Seven of 32 dependencies advance in change of headquarters


Almost three years have passed since the physical relocation of 32 federal agencies and entities to the states was announced, to boost local economies, and so far only the National Fisheries Commission and Aquaculture (Conapesca) has achieved this goal; Six other agencies have done so partially.

The head of the Federal Ministry of Health (IN), Jorge Alcocer Varela said that since last October 3, about 100 workers from that agency moved to their new headquarters, in Acapulco, Guerrero, –between heads and personnel of the department, of the Undersecretariat of Prevention and Health Promotion, of the Unit of Economic Analysis, of the Unit of Administration and Finance and the Insabi-, while the relocation of the personnel of the other areas will be on a voluntary and progressive basis. He added that by January next year another 200 workers from SSA and Cofepris will be added, plus 120 from Insabi, to add 1,200 transferred workers at the end of the first half of 2022.

Other dependencies with advances in relocation are Later, a Villahermosa; Secretary of Culture, to Tlaxcala, as well as offices of Livestock, to Guadalajara; Mining, to Chihuahua, and from the With water, a Xalapa, as responded by the Presidency of the Republic in a request for information dated in August. Conapesca has already relocated to Mazatlán, Sinaloa.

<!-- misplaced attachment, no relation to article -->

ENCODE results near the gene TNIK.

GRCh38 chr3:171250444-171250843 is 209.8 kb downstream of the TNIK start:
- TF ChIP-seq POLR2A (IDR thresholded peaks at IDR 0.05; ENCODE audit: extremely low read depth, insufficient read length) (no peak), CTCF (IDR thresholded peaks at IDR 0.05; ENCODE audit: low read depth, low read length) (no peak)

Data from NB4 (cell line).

According to the plan, Tourism would leave Chetumal, Quintana Roo; Environment to Mérida, Yucatán; PEMEX to Ciudad del Carmen, Campeche; CFE to Tuxtla Gutiérrez, Chiapas; Welfare to Oaxaca, Oaxaca; SEP to Puebla, Puebla; Banobras to Cuernavaca, Morelos, and INFONAVIT to Toluca, State of Mexico.

In addition, the IMSS to Morelia, Michoacán; ISSSTE to Colima, Colima; CONADE to Aguascalientes, Aguascalientes; Public Function to Querétaro, Querétaro; Secretary of Labor to León, Guanajuato; Agrarian Development in Pachuca, Hidalgo; Communications and Transportation to San Luis Potosí, SLP; Economy to Monterrey, Nuevo León; Nacional Financiera to Torreón, Coahuila; The Forestry Commission to Durango, Durango.

And Customs to Nuevo Laredo, Tamaulipas; Fonatur to Bahía de Banderas, Nayarit; the Secretary of Agriculture to Ciudad Obregón, Sonora; the Conacyt to La Paz, Baja California Sur; the SAT to Mexicali, Baja California, the Ministry of the Environment to Mérida, Yucatán, and Migration to Tijuana, Baja California. Of these, no changes have been reported.

No feasibility studies

For Fernando Nieto Morales, a researcher at El Colegio de México, the plan seems more symbolic or discursive rather than a measure anchored in evidence and in a prospective it would be to what extent this can benefit the communities.

He warned that until there are now no serious financial and organizational feasibility studies that reveal the benefits and costs of an effort of this magnitude.

“What is known is that it is a very expensive operation, the examples that we have had, have been very expensive (…) projects of many years and that cost a lot of money,” he said.

Nieto Morales also questioned the benefits since, he said, a policy is justified in cost-benefit terms to the extent that there are clear benefits.

“The risk that this will be much more expensive than planned is also there, in the absence of serious planning.”

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